Early rapid weight gain is associated with later overweight, which implies that weight centile crossing tracks over time.Objective:
Centile crossing is defined in terms of the change or deviation in weight z score during 1 mo, and the correlations between successive deviations are explored at different ages.Design:
Two Cambridge (United Kingdom) growth cohorts were used: Widdowson (1094 infants born during 1959-1965) and the Cambridge Infant Growth Study (CIGS; 255 infants born during 1984-1987), each with weights measured monthly in the first year. Weights were converted to WHO age- and sex-adjusted z scores, deviations were calculated as the change in z score between adjacent measurement occasions, and the correlations between deviations were studied.Results:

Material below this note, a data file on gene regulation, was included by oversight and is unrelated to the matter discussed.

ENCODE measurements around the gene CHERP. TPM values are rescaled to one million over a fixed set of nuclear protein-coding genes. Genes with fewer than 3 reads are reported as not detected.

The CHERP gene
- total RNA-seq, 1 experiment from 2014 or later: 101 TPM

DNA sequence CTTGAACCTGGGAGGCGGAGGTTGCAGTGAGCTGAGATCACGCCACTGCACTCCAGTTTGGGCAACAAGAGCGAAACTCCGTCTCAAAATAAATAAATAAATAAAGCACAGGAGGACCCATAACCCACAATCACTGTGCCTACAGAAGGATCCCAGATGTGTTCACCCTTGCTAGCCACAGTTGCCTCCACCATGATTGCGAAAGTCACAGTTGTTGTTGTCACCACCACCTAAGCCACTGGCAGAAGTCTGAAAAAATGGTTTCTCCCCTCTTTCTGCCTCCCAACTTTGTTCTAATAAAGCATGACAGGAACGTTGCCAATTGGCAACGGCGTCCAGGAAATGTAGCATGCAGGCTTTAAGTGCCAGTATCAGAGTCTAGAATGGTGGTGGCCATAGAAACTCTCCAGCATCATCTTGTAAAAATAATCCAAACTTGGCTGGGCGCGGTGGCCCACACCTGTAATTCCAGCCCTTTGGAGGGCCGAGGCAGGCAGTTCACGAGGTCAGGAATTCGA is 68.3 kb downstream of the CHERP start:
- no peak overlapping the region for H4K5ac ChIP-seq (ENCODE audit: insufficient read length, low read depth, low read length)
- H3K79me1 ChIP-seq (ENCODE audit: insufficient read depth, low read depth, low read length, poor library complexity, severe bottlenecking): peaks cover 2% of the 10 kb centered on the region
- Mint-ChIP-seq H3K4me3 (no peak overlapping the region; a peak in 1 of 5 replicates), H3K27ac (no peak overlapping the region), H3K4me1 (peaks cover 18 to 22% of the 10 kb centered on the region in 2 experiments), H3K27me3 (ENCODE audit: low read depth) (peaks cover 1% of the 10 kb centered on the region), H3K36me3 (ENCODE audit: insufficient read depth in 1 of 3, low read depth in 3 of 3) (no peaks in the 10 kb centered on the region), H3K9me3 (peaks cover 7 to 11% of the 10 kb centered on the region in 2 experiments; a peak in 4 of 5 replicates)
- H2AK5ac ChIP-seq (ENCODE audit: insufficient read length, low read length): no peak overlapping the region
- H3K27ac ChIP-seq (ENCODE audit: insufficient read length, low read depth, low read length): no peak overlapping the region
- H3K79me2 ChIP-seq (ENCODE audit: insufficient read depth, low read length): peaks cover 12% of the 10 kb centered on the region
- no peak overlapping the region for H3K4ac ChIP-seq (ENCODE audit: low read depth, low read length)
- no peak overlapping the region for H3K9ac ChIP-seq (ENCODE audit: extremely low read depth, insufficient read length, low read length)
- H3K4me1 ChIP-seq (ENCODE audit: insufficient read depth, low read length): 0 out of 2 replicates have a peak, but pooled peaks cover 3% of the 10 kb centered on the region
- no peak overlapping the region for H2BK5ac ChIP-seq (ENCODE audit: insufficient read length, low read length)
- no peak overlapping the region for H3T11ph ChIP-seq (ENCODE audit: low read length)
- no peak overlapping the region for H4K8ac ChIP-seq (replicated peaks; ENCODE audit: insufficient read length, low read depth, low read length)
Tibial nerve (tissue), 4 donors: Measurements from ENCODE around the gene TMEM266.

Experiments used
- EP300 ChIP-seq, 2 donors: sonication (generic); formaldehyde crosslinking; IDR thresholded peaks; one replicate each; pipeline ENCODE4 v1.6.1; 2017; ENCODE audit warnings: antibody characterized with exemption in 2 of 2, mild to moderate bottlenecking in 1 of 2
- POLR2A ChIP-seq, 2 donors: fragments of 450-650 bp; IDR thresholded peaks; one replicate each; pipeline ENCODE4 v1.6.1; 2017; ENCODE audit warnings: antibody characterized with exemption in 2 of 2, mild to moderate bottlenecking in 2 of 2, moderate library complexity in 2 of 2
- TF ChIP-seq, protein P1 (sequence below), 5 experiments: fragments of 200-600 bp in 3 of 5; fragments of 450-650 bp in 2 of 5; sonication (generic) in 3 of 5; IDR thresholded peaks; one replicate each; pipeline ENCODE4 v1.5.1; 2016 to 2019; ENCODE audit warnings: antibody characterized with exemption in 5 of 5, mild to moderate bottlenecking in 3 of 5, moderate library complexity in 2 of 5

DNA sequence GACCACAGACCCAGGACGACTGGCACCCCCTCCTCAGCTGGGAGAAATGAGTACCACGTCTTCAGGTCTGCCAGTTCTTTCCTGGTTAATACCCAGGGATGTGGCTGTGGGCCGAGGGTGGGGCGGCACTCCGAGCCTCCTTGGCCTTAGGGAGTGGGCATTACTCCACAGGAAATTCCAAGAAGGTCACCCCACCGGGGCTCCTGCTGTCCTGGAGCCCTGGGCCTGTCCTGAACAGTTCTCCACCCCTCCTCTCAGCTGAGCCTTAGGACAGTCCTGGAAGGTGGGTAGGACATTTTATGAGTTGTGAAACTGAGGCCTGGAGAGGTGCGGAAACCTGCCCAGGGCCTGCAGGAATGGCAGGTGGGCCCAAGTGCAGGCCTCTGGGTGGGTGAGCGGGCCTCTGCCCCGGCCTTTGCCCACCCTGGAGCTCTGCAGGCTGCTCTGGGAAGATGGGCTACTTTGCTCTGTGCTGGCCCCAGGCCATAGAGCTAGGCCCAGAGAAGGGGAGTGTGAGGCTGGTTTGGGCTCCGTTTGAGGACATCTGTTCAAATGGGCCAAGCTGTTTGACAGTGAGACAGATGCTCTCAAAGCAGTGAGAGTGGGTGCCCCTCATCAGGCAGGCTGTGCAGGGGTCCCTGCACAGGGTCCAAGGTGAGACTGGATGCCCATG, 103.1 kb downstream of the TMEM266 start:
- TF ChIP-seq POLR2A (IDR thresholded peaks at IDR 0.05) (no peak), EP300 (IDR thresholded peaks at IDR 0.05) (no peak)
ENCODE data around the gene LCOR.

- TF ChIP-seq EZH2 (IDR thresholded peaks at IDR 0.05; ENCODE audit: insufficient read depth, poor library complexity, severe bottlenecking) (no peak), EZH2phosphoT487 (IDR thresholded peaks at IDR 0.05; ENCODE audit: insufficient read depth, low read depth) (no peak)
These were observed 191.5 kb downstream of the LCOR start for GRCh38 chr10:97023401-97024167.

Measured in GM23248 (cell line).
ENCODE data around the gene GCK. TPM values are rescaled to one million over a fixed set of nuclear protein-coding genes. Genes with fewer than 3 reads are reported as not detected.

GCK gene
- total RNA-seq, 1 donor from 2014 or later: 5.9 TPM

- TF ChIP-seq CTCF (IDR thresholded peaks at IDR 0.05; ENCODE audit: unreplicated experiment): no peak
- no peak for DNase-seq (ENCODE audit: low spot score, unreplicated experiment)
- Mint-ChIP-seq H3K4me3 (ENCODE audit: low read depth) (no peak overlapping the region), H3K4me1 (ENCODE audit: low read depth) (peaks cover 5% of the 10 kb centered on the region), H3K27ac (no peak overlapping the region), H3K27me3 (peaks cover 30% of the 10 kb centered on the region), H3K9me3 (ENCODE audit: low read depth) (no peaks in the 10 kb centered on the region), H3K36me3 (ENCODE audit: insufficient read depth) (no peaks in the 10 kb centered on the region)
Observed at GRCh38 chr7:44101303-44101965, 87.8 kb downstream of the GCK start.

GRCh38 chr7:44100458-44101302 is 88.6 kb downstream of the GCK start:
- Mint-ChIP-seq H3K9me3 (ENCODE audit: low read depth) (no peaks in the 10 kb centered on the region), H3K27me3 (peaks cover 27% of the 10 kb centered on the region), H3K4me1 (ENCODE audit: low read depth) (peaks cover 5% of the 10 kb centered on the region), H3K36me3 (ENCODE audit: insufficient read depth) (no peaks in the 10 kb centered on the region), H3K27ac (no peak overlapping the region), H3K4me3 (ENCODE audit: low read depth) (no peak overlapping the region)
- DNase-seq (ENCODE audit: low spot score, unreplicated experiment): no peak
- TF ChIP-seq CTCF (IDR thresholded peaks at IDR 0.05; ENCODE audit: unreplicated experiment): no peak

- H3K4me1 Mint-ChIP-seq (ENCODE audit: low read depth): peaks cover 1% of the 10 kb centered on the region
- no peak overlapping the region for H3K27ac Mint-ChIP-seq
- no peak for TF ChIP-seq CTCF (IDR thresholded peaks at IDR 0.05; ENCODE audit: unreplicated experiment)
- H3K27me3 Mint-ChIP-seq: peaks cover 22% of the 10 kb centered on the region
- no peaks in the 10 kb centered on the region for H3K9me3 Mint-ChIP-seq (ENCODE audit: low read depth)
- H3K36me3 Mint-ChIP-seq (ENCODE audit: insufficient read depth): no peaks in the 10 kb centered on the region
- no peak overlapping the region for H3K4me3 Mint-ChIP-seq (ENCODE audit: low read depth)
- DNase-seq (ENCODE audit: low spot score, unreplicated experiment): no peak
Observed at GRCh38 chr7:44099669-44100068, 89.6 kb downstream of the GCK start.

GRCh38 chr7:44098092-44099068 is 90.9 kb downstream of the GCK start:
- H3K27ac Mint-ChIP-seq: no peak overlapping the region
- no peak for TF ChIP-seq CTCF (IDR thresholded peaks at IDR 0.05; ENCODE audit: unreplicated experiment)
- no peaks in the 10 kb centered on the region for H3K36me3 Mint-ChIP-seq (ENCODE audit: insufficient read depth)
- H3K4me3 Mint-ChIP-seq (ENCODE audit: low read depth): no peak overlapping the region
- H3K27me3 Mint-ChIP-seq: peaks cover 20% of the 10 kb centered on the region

In both cohorts, the correlations between successive monthly deviations were positive in the first 6 mo and highest at ages 3-4 mo (r = 0.3, P < 0.0001), whereas after 6 mo they were negative and were lowest at ages 10-11 mo (r = -0.3, P < 0.0001), with the correlation decreasing linearly with age between these extremes. Thus, during the first 6 mo of age, infants crossing centiles in 1 mo tended to continue crossing centiles in the same direction the following month, whereas after 6 mo they tended to cross back again. This represents positive and negative feedback, respectively. At age 12 mo, the correlation was close to zero, which suggests an infant-child transition in growth.Conclusions:
The results confirm that weight centile crossing tracks over time, with the correlations between successive periods that change with age suggesting a complex feedback mechanism underlying infant growth. This may throw light on the link between early rapid weight gain and later overweight. Clinically, the correlations indicate that when predicting future weight from current weight, recent centile crossing affects the prediction in an age-dependent manner.